As you progress in the game, more details are revealed about the character you’re playing, where you are, what is actually happening with all these Mimigas being abducted by an evil doctor and his minions.
The relationship between the powerful #2 Misery and her incompetent sidekick Balrog is entertaining; the conflict between Sue and the other Mimigas is mysterious; the strange presence of a handful of humans who look nothing like you; and the strange qualitys of — the game is one huge mystery! The sheer number of truly interesting and charming characters who you will care about are all interwoven in a great tapestry of a story, which will keep you trying to defeat that next tough boss. The plot, along with the gameplay, are the best parts of this game.
The music is also really neat, with a distinctly chip-tune feel to it. Looking and listening to the game, people will ask if you’re playing an emulator 🙂
Oh and the BOSSES! This game has enough bosses to challenge even the mightest of small corporations! They do start out easy, but by the end of the game, you’re wondering if the boss after boss after multiple bosses will ever end, and you’re praying for a savepoint!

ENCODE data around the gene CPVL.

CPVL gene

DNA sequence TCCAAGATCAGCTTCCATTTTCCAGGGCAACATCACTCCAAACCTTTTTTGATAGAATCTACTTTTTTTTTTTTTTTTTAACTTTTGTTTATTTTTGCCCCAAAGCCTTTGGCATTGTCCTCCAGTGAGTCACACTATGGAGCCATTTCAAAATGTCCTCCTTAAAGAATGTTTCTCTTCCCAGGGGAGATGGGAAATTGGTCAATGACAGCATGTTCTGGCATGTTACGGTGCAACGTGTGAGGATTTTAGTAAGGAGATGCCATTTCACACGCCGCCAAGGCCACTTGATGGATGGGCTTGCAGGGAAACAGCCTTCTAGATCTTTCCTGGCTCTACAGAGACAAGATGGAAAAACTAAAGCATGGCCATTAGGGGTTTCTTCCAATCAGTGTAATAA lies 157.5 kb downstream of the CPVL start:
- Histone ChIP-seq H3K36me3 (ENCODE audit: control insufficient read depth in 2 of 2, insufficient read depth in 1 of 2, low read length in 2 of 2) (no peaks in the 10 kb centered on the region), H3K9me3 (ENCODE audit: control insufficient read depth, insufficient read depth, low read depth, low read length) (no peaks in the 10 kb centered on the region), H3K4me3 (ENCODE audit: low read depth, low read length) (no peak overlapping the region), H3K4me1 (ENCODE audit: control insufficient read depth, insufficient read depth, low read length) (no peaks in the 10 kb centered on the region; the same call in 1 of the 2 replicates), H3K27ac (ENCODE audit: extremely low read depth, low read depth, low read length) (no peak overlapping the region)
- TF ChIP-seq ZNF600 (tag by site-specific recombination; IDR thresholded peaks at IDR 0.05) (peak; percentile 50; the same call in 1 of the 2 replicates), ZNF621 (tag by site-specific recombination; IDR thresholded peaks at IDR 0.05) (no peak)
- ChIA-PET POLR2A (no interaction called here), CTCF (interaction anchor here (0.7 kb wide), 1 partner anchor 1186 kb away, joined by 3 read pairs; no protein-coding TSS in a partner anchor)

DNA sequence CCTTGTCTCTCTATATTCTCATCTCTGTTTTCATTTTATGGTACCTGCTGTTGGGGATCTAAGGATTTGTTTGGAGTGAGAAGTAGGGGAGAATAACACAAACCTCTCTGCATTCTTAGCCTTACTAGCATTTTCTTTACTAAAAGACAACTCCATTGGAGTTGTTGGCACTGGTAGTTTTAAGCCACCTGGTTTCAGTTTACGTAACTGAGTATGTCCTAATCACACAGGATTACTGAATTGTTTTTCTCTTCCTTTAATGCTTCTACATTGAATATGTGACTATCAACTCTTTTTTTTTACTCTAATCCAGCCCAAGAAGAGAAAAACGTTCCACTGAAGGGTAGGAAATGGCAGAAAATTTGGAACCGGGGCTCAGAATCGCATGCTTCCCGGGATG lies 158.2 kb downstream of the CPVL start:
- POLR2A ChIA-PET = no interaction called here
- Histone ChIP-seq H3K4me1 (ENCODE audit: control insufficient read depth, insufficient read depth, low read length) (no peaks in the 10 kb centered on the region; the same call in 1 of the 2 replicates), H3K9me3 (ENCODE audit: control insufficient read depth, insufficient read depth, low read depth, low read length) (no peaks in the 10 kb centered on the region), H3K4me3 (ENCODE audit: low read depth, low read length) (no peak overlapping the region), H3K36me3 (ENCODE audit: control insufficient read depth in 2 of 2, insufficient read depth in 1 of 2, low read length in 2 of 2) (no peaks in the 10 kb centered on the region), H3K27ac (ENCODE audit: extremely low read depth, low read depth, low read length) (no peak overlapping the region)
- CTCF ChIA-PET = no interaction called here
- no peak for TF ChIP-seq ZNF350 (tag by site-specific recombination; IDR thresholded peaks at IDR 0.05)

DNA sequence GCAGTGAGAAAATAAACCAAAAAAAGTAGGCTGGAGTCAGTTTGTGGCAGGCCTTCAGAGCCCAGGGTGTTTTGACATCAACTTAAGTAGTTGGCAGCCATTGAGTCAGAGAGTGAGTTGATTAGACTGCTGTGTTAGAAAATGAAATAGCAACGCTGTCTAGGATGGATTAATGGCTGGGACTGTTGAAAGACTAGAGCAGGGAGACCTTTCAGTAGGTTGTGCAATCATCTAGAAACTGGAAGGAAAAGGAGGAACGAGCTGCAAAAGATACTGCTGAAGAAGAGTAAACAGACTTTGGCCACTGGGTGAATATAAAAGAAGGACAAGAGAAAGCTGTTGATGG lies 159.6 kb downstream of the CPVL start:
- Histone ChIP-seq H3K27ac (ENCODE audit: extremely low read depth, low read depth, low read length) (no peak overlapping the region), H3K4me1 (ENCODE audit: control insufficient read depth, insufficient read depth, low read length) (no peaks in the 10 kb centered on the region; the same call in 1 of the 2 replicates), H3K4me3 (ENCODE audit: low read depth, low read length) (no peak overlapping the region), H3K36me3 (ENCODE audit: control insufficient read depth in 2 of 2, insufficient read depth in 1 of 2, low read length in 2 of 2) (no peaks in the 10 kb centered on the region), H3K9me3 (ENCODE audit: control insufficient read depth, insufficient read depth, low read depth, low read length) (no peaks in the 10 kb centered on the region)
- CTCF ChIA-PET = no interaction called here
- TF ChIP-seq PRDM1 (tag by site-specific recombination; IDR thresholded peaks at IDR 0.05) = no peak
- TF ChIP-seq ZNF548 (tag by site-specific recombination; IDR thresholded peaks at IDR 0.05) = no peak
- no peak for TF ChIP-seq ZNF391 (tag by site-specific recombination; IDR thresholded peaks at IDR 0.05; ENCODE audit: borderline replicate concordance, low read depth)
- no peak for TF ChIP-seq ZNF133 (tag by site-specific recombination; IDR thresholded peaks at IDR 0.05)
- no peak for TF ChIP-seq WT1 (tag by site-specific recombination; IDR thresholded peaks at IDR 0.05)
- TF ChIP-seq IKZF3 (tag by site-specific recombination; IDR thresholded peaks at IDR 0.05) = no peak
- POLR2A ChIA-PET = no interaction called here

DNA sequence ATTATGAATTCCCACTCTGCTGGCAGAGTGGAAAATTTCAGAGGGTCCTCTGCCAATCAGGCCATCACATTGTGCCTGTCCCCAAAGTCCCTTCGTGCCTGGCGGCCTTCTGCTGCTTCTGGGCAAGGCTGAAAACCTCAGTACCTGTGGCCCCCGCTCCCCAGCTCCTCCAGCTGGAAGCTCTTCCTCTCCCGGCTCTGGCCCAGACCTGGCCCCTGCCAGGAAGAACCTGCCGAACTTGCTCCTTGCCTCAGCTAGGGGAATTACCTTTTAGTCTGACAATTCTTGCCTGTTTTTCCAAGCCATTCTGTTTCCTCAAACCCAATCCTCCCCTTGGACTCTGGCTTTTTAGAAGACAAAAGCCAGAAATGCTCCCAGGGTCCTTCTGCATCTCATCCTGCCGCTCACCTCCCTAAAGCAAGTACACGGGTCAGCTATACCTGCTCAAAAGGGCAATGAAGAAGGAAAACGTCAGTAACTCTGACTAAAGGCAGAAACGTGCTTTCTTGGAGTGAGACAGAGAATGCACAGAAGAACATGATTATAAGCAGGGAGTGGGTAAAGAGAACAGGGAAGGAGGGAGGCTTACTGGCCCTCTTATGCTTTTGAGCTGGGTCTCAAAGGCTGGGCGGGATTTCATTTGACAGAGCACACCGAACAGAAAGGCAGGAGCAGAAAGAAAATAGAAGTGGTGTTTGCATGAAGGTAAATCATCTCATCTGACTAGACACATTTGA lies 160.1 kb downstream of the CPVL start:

According to the translators, the game has three distinct endings, two of which I have found. After reading a walkthrough of what I just did, apparently the third way is the true hero’s ending to the game, which thankfully the walkthrough tells you how to activate the plotline switches, but doesn’t guide you through the true ending. The two endings I have found feel downright disappointing and like finishing a Sonic game without the Chaos Emeralds, respectively, so I’m probably gonna play through the entire game again.
The game has a single save slot, which sucks because I can’t just go back to that plot switchpoint. Also, this means you sholudn’t save the game when showing the start of the game to your friends (not that I got bitten by this one).
Cave Story takes the best parts of the old and now-dying 2d platformer genre, injects a heafty dose of original challenging gameplay into it, showers it in fascinating characters, weaves into it an immensely intriguing story, while still staying true to it’s console inspiration to create an incredibly fun game to play and conquer, one you’ll want to be playing again in a few years time to relive the story.
The game is freeware, but puts many of the modern shareware games I can think of to shame. 10 years earlier and released on the NES or Mega Drive and I believe this would have been a mainstream classic.
I recommend this to anyone who misses the Commander Keens, Metroids and Castlevanias of yesteryear, and enjoys a good story.
Doukutsu Monogatari weaved it’s way into my heart. An underground independant gaming classic. A Must Play.
- Windows 98, 2000, XP
- Requires DirectX 5.0 or better
- Also available for Mac
- 6MB when installed
- Download Windows English 220.127.116.11 from the Doukutsu Monogatari page on Home of the Underdogs